the two-word tweet from fellow teammate and six-time All-Star Chr..."/> the two-word tweet from fellow teammate and six-time All-Star Chr..."/>

Eric Bledsoe ready to make ‘big things happen’ in Phoenix


PHOENIX — “I’m in!!!”

After reading the two-word tweet from fellow teammate and six-time All-Star Chris Paul on July 1, Eric Bledsoe knew what that meant for his basketball future in Tinseltown.

He was out.

With the cyber writing literally on the wall, the 23-year-old guard understood that as a highly-coveted asset, playing in Paul’s shadows for another season with the Los Angeles Clippers simply wouldn’t have worked for either side.

However, while he sensed a trade was coming at some point during the summer, Bledsoe’s assumption that it’d be to a destination full of sunshine and high temperatures was only partially right.

“First off all, I didn’t know where I’d end up. I thought I was kind of going to Orlando. Then this opportunity came,” Bledsoe said of the three-team deal between the Suns, Clippers and Milwaukee Bucks that sent him and Caron Butler to Phoenix. “I’m excited to get things started. I’m ready to start playing.”

Bledsoe, who averaged 8.5 points, 3.1 assists and 3.0 rebounds in 2012-13, officially was introduced to the media at a press conference Thursday inside US Airways Center. But while he and an entire fan base are collectively excited to see what transpires in 2013-14, the million-dollar questions remain: In what role and with who by his side?

For a former first-round pick of his pedigree, Bledsoe (career average of 20.4 minutes per game) doesn’t exactly have a ton of miles on him — a trend that’s likely to change in Phoenix. Although on paper he’s being thrown into a situation with an incumbent point guard — the team’s 2012-13 leading scorer Goran Dragic — seemingly set in place, the theme being thrown around is one of a backcourt built on coexisting parts.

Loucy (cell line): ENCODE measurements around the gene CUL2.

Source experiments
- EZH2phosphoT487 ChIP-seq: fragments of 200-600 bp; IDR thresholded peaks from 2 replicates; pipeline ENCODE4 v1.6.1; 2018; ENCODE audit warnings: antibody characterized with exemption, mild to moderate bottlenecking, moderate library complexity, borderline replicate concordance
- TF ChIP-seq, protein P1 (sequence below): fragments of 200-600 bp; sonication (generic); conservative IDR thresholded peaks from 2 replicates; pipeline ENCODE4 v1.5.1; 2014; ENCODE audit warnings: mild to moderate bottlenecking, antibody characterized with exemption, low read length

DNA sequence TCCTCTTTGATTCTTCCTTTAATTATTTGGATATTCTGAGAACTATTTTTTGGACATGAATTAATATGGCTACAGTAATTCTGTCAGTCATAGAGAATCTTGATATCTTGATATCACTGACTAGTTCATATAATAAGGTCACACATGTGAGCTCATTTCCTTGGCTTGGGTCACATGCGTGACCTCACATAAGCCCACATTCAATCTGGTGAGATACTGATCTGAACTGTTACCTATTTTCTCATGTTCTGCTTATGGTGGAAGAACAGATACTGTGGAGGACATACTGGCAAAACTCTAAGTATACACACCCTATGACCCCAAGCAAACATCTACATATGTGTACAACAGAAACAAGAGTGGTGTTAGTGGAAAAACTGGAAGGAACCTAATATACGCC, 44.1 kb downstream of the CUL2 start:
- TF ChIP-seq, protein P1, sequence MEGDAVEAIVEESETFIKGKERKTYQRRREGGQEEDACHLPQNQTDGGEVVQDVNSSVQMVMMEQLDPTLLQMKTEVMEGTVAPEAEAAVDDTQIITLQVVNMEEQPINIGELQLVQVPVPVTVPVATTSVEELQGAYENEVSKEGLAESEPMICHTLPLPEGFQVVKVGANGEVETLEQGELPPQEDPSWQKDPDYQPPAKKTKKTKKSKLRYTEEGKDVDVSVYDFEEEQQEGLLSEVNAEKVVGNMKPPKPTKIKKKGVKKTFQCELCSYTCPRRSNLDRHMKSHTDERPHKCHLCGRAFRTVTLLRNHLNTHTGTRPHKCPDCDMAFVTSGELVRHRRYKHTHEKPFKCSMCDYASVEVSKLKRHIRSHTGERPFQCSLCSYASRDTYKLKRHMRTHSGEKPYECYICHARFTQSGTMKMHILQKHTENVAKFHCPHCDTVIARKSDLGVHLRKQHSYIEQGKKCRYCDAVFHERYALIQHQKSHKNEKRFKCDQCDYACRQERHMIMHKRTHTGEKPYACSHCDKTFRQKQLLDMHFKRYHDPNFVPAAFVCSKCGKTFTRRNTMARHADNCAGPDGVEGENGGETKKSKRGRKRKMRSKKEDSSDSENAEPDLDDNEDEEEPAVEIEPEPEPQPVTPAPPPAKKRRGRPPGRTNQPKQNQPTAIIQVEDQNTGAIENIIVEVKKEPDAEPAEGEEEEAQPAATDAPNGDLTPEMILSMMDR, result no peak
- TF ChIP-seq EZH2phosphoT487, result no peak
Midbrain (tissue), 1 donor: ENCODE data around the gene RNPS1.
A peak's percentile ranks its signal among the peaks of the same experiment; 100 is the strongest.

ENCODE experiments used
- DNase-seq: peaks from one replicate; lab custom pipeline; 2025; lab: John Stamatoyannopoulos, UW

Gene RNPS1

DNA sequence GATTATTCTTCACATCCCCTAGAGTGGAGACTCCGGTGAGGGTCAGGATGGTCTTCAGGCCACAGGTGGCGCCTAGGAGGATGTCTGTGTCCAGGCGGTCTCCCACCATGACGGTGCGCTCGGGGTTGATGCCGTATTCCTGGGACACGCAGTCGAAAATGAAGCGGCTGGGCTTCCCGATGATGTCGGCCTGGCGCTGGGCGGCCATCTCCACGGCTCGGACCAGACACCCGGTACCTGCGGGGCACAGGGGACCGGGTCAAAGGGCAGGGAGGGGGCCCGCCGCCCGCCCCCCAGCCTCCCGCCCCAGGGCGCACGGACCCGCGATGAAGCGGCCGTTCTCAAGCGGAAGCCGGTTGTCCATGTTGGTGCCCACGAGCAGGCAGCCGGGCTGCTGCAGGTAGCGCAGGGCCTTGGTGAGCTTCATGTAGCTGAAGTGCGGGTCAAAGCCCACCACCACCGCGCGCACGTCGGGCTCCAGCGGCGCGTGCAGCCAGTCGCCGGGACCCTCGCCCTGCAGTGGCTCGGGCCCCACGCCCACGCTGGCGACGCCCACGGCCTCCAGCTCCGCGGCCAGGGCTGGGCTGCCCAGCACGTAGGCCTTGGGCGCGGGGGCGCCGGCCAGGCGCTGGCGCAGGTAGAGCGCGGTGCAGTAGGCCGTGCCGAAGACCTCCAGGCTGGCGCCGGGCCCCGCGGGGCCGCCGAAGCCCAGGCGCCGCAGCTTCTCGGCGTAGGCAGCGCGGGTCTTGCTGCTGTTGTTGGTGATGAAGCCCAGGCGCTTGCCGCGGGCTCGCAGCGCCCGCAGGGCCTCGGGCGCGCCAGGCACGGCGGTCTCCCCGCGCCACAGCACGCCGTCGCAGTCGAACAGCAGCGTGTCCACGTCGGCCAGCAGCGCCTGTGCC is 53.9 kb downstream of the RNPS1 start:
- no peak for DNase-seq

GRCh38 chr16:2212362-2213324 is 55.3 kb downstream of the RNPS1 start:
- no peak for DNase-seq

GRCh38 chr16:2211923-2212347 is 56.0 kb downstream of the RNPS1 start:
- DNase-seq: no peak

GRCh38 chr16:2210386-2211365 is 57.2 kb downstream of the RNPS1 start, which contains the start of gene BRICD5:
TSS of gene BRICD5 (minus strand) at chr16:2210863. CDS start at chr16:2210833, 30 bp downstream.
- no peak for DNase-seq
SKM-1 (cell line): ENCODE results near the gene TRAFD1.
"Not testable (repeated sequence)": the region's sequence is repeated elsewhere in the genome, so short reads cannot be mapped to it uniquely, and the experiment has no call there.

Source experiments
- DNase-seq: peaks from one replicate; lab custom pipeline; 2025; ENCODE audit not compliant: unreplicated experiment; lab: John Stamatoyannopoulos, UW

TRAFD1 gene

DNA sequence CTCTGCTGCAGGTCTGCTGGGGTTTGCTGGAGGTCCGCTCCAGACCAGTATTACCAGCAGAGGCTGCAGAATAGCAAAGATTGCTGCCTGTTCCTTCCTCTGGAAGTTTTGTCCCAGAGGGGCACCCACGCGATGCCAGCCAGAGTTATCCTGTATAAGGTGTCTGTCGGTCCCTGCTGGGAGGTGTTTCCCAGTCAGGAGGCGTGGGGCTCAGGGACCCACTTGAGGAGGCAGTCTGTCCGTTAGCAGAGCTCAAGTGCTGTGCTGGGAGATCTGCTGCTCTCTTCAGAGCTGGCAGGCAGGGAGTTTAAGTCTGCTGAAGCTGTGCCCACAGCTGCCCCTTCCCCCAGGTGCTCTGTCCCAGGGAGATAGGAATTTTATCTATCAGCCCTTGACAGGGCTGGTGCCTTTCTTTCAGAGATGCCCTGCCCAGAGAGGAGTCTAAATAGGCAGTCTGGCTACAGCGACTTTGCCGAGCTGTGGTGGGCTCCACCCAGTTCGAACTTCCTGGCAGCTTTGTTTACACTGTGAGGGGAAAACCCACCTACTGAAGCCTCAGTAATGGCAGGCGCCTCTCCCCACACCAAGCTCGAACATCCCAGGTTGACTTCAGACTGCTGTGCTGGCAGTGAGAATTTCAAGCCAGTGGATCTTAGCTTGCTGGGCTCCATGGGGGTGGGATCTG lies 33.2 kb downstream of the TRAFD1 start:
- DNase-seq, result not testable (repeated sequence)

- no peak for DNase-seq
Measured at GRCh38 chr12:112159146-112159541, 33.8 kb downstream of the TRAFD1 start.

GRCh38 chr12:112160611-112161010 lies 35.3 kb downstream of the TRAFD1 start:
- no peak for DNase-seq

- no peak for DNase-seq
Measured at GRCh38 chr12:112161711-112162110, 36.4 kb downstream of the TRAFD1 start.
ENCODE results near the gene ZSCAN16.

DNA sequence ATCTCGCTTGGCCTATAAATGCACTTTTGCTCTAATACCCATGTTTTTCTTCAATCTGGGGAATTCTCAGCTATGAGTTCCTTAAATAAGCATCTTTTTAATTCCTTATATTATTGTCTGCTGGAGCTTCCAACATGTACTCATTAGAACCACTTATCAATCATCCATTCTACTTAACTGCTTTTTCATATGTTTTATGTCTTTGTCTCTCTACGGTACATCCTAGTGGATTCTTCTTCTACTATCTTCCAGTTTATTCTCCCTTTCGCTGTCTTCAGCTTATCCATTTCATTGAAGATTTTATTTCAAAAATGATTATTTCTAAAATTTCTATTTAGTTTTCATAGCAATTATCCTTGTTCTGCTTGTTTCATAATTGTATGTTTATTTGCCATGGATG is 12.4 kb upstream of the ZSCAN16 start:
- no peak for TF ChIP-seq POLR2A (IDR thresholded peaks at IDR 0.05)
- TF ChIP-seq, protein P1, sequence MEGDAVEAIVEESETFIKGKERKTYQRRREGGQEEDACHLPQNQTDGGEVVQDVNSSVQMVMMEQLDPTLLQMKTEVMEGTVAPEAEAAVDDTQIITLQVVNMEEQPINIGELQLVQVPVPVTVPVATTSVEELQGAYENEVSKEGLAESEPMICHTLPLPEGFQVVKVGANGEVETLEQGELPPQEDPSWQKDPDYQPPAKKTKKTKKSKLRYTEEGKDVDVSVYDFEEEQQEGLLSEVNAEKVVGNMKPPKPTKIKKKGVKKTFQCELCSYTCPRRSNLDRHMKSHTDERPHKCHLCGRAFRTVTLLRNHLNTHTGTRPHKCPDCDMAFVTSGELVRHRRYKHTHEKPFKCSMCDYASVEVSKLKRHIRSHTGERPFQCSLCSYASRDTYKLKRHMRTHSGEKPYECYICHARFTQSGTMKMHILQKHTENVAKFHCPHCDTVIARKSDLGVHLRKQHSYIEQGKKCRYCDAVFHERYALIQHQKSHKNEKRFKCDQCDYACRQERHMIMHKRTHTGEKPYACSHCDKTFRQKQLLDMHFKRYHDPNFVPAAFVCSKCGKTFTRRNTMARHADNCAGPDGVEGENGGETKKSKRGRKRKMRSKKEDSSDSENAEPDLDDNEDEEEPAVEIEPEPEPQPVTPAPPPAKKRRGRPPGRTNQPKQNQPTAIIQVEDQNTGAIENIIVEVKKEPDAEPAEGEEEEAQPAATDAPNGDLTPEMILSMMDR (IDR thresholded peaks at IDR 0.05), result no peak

“I’m a basketball player,” said Bledsoe when asked what position he plays. “You put me at the five, I’m going to play that position the best way I can. Whatever Coach Hornacek decides, I’m going to play it the best way I can.”

Hornacek wasn’t asked at length about the prospect of playing Bledsoe and Dragic side-by-side at the press conference, but he talked about the potential pairing rather openly during a radio appearance this week on Arizona Sports 620’s Burns and Gambo.

“When you have Eric out there and you have Goran, you can throw it to either guy,” Hornacek said. “They’re both going to be able to just take the ball and go with it and I think all our guys, when you have two guys like that, it forces everyone else to run because they may never touch the ball if they don’t run. I think it gives us a great two-person weapon.”

While the new backcourt duo might not match up favorably just yet, Hornacek suggested that the Bledsoe-Dragic combination has a chance to resemble the five-year period when he and three-time All-Star Kevin Johnson patrolled the hardwood at the Memorial Coliseum as multi-faceted tandem.